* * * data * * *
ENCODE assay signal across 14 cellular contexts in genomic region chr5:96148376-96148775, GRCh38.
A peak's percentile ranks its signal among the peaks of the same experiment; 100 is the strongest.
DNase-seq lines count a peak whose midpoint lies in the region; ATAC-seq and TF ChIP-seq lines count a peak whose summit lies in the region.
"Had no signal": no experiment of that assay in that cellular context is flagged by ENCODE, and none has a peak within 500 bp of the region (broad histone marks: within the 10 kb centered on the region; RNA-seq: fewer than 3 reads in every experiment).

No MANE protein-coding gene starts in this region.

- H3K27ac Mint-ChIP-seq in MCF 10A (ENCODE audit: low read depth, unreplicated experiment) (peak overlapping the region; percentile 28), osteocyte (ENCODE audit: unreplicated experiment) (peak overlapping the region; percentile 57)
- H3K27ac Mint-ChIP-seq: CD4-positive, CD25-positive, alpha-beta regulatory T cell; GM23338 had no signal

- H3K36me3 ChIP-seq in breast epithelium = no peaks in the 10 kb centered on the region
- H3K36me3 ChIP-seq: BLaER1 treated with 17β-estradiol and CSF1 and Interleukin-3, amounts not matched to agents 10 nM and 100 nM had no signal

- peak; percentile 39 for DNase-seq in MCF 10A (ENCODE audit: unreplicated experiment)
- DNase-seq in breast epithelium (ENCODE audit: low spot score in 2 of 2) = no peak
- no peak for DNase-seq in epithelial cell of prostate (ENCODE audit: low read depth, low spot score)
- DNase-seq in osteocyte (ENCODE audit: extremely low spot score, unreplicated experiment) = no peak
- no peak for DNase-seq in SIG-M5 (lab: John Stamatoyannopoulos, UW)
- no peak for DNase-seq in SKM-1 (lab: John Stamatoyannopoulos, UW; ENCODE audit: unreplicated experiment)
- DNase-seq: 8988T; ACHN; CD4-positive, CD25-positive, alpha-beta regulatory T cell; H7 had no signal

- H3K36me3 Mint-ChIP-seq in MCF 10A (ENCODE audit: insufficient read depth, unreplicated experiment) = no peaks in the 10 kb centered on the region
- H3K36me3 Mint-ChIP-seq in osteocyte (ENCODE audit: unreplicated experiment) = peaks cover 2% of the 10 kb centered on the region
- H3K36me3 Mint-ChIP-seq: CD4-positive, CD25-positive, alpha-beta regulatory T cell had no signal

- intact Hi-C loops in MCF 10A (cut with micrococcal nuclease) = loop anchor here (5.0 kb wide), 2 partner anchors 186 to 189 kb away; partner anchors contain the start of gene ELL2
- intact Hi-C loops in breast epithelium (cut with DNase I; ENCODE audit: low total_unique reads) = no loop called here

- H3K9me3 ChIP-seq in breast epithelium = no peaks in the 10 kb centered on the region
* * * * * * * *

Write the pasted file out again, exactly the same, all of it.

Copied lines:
ENCODE assay signal across 14 cellular contexts in genomic region chr5:96148376-96148775, GRCh38.
A peak's percentile ranks its signal among the peaks of the same experiment; 100 is the strongest.
DNase-seq lines count a peak whose midpoint lies in the region; ATAC-seq and TF ChIP-seq lines count a peak whose summit lies in the region.
"Had no signal": no experiment of that assay in that cellular context is flagged by ENCODE, and none has a peak within 500 bp of the region (broad histone marks: within the 10 kb centered on the region; RNA-seq: fewer than 3 reads in every experiment).

No MANE protein-coding gene starts in this region.

- H3K27ac Mint-ChIP-seq in MCF 10A (ENCODE audit: low read depth, unreplicated experiment) (peak overlapping the region; percentile 28), osteocyte (ENCODE audit: unreplicated experiment) (peak overlapping the region; percentile 57)
- H3K27ac Mint-ChIP-seq: CD4-positive, CD25-positive, alpha-beta regulatory T cell; GM23338 had no signal

- H3K36me3 ChIP-seq in breast epithelium = no peaks in the 10 kb centered on the region
- H3K36me3 ChIP-seq: BLaER1 treated with 17β-estradiol and CSF1 and Interleukin-3, amounts not matched to agents 10 nM and 100 nM had no signal

- peak; percentile 39 for DNase-seq in MCF 10A (ENCODE audit: unreplicated experiment)
- DNase-seq in breast epithelium (ENCODE audit: low spot score in 2 of 2) = no peak
- no peak for DNase-seq in epithelial cell of prostate (ENCODE audit: low read depth, low spot score)
- DNase-seq in osteocyte (ENCODE audit: extremely low spot score, unreplicated experiment) = no peak
- no peak for DNase-seq in SIG-M5 (lab: John Stamatoyannopoulos, UW)
- no peak for DNase-seq in SKM-1 (lab: John Stamatoyannopoulos, UW; ENCODE audit: unreplicated experiment)
- DNase-seq: 8988T; ACHN; CD4-positive, CD25-positive, alpha-beta regulatory T cell; H7 had no signal

- H3K36me3 Mint-ChIP-seq in MCF 10A (ENCODE audit: insufficient read depth, unreplicated experiment) = no peaks in the 10 kb centered on the region
- H3K36me3 Mint-ChIP-seq in osteocyte (ENCODE audit: unreplicated experiment) = peaks cover 2% of the 10 kb centered on the region
- H3K36me3 Mint-ChIP-seq: CD4-positive, CD25-positive, alpha-beta regulatory T cell had no signal

- intact Hi-C loops in MCF 10A (cut with micrococcal nuclease) = loop anchor here (5.0 kb wide), 2 partner anchors 186 to 189 kb away; partner anchors contain the start of gene ELL2
- intact Hi-C loops in breast epithelium (cut with DNase I; ENCODE audit: low total_unique reads) = no loop called here

- H3K9me3 ChIP-seq in breast epithelium = no peaks in the 10 kb centered on the region